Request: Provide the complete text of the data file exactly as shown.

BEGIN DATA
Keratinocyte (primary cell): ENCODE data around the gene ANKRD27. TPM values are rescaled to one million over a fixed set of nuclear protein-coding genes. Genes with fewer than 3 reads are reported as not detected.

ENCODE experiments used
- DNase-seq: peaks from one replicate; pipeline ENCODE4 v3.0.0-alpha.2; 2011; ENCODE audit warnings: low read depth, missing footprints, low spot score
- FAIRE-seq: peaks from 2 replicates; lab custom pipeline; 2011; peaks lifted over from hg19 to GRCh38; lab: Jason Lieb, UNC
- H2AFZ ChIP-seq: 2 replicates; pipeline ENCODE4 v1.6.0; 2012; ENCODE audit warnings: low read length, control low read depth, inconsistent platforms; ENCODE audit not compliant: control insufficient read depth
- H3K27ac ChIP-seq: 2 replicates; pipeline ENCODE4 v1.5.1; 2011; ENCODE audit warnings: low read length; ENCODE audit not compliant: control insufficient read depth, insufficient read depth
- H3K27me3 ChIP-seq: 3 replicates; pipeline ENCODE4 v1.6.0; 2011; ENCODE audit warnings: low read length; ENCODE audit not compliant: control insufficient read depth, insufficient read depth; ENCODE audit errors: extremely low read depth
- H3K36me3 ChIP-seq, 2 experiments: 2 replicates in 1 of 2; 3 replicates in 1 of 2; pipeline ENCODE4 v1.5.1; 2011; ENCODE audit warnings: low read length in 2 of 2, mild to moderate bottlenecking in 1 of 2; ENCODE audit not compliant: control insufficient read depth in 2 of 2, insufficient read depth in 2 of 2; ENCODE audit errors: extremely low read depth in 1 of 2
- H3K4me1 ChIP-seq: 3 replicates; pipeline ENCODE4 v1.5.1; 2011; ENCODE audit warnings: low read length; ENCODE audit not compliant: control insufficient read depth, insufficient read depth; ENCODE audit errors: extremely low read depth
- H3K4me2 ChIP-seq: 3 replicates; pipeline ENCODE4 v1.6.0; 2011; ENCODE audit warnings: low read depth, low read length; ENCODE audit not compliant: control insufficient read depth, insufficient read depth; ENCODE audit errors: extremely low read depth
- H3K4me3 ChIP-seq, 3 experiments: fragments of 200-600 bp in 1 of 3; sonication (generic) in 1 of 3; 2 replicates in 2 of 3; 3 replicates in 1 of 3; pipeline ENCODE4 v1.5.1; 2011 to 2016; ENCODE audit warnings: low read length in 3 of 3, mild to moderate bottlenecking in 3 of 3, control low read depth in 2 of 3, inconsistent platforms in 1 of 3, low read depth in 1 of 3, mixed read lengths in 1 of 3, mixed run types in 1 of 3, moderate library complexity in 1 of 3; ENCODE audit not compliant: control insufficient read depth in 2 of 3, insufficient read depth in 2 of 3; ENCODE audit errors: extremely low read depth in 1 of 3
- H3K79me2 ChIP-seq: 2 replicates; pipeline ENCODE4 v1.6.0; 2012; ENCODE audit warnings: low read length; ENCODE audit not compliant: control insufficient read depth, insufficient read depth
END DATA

Keratinocyte (primary cell): ENCODE data around the gene ANKRD27. TPM values are rescaled to one million over a fixed set of nuclear protein-coding genes. Genes with fewer than 3 reads are reported as not detected.

ENCODE experiments used
- DNase-seq: peaks from one replicate; pipeline ENCODE4 v3.0.0-alpha.2; 2011; ENCODE audit warnings: low read depth, missing footprints, low spot score
- FAIRE-seq: peaks from 2 replicates; lab custom pipeline; 2011; peaks lifted over from hg19 to GRCh38; lab: Jason Lieb, UNC
- H2AFZ ChIP-seq: 2 replicates; pipeline ENCODE4 v1.6.0; 2012; ENCODE audit warnings: low read length, control low read depth, inconsistent platforms; ENCODE audit not compliant: control insufficient read depth
- H3K27ac ChIP-seq: 2 replicates; pipeline ENCODE4 v1.5.1; 2011; ENCODE audit warnings: low read length; ENCODE audit not compliant: control insufficient read depth, insufficient read depth
- H3K27me3 ChIP-seq: 3 replicates; pipeline ENCODE4 v1.6.0; 2011; ENCODE audit warnings: low read length; ENCODE audit not compliant: control insufficient read depth, insufficient read depth; ENCODE audit errors: extremely low read depth
- H3K36me3 ChIP-seq, 2 experiments: 2 replicates in 1 of 2; 3 replicates in 1 of 2; pipeline ENCODE4 v1.5.1; 2011; ENCODE audit warnings: low read length in 2 of 2, mild to moderate bottlenecking in 1 of 2; ENCODE audit not compliant: control insufficient read depth in 2 of 2, insufficient read depth in 2 of 2; ENCODE audit errors: extremely low read depth in 1 of 2
- H3K4me1 ChIP-seq: 3 replicates; pipeline ENCODE4 v1.5.1; 2011; ENCODE audit warnings: low read length; ENCODE audit not compliant: control insufficient read depth, insufficient read depth; ENCODE audit errors: extremely low read depth
- H3K4me2 ChIP-seq: 3 replicates; pipeline ENCODE4 v1.6.0; 2011; ENCODE audit warnings: low read depth, low read length; ENCODE audit not compliant: control insufficient read depth, insufficient read depth; ENCODE audit errors: extremely low read depth
- H3K4me3 ChIP-seq, 3 experiments: fragments of 200-600 bp in 1 of 3; sonication (generic) in 1 of 3; 2 replicates in 2 of 3; 3 replicates in 1 of 3; pipeline ENCODE4 v1.5.1; 2011 to 2016; ENCODE audit warnings: low read length in 3 of 3, mild to moderate bottlenecking in 3 of 3, control low read depth in 2 of 3, inconsistent platforms in 1 of 3, low read depth in 1 of 3, mixed read lengths in 1 of 3, mixed run types in 1 of 3, moderate library complexity in 1 of 3; ENCODE audit not compliant: control insufficient read depth in 2 of 3, insufficient read depth in 2 of 3; ENCODE audit errors: extremely low read depth in 1 of 3
- H3K79me2 ChIP-seq: 2 replicates; pipeline ENCODE4 v1.6.0; 2012; ENCODE audit warnings: low read length; ENCODE audit not compliant: control insufficient read depth, insufficient read depth